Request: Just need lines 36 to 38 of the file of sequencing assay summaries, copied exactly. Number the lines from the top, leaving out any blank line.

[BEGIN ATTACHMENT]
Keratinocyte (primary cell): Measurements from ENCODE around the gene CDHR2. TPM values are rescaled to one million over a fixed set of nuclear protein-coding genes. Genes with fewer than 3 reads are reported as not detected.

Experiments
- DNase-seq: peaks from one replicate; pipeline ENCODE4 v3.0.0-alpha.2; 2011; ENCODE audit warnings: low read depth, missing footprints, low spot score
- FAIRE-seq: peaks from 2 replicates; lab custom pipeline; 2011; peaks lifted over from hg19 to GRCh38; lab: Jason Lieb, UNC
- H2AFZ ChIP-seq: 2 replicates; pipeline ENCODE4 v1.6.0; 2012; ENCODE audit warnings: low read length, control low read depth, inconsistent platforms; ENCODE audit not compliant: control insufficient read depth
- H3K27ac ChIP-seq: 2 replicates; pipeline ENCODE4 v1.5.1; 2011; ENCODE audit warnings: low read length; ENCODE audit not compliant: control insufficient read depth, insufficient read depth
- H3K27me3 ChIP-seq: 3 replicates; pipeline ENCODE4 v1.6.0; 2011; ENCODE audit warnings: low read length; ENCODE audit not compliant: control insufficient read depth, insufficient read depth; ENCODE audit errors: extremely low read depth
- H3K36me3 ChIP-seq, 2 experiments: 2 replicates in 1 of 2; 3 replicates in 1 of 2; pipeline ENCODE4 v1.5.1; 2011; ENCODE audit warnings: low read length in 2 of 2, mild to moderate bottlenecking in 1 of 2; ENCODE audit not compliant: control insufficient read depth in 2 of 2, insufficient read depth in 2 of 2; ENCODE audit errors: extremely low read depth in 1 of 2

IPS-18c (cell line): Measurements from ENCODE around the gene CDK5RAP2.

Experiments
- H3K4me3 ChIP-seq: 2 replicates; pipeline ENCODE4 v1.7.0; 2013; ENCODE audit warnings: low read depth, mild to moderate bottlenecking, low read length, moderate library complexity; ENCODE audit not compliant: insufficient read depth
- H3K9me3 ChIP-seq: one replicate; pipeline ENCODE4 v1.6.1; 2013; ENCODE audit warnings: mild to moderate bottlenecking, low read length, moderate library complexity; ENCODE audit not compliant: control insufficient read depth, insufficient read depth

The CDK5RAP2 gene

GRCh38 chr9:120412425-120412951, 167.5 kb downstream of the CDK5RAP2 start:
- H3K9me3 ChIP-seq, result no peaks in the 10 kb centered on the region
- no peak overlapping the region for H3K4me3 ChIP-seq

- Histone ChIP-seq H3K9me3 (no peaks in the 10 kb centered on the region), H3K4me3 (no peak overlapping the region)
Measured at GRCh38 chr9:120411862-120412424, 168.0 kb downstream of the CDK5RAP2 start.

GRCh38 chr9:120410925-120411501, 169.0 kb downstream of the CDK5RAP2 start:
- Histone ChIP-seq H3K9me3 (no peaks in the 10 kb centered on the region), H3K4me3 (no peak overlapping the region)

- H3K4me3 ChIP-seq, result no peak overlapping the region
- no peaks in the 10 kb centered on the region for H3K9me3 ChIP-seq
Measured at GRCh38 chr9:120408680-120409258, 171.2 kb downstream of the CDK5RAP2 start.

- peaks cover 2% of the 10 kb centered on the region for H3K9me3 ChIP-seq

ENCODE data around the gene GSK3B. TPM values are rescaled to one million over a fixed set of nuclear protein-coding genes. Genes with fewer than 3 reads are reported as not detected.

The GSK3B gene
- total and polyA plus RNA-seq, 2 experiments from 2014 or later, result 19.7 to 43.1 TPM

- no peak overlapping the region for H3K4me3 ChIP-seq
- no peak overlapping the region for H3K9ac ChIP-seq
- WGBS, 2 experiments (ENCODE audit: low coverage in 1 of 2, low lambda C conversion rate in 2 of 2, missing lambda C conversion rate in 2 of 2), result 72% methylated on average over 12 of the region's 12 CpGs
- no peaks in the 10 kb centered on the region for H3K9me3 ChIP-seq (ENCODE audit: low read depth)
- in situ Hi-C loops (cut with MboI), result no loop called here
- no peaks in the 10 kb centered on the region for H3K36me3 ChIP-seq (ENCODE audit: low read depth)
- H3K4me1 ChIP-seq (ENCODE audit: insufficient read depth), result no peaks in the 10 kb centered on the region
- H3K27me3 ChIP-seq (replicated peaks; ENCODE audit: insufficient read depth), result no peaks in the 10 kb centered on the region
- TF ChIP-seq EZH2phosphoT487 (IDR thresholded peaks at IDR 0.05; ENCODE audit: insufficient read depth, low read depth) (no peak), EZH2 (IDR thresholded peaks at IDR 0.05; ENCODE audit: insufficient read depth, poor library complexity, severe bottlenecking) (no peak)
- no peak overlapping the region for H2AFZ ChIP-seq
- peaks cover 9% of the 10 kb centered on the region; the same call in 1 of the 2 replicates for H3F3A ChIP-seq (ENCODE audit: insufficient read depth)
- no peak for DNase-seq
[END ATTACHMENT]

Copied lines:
- TF ChIP-seq EZH2phosphoT487 (IDR thresholded peaks at IDR 0.05; ENCODE audit: insufficient read depth, low read depth) (no peak), EZH2 (IDR thresholded peaks at IDR 0.05; ENCODE audit: insufficient read depth, poor library complexity, severe bottlenecking) (no peak)
- no peak overlapping the region for H2AFZ ChIP-seq
- peaks cover 9% of the 10 kb centered on the region; the same call in 1 of the 2 replicates for H3F3A ChIP-seq (ENCODE audit: insufficient read depth)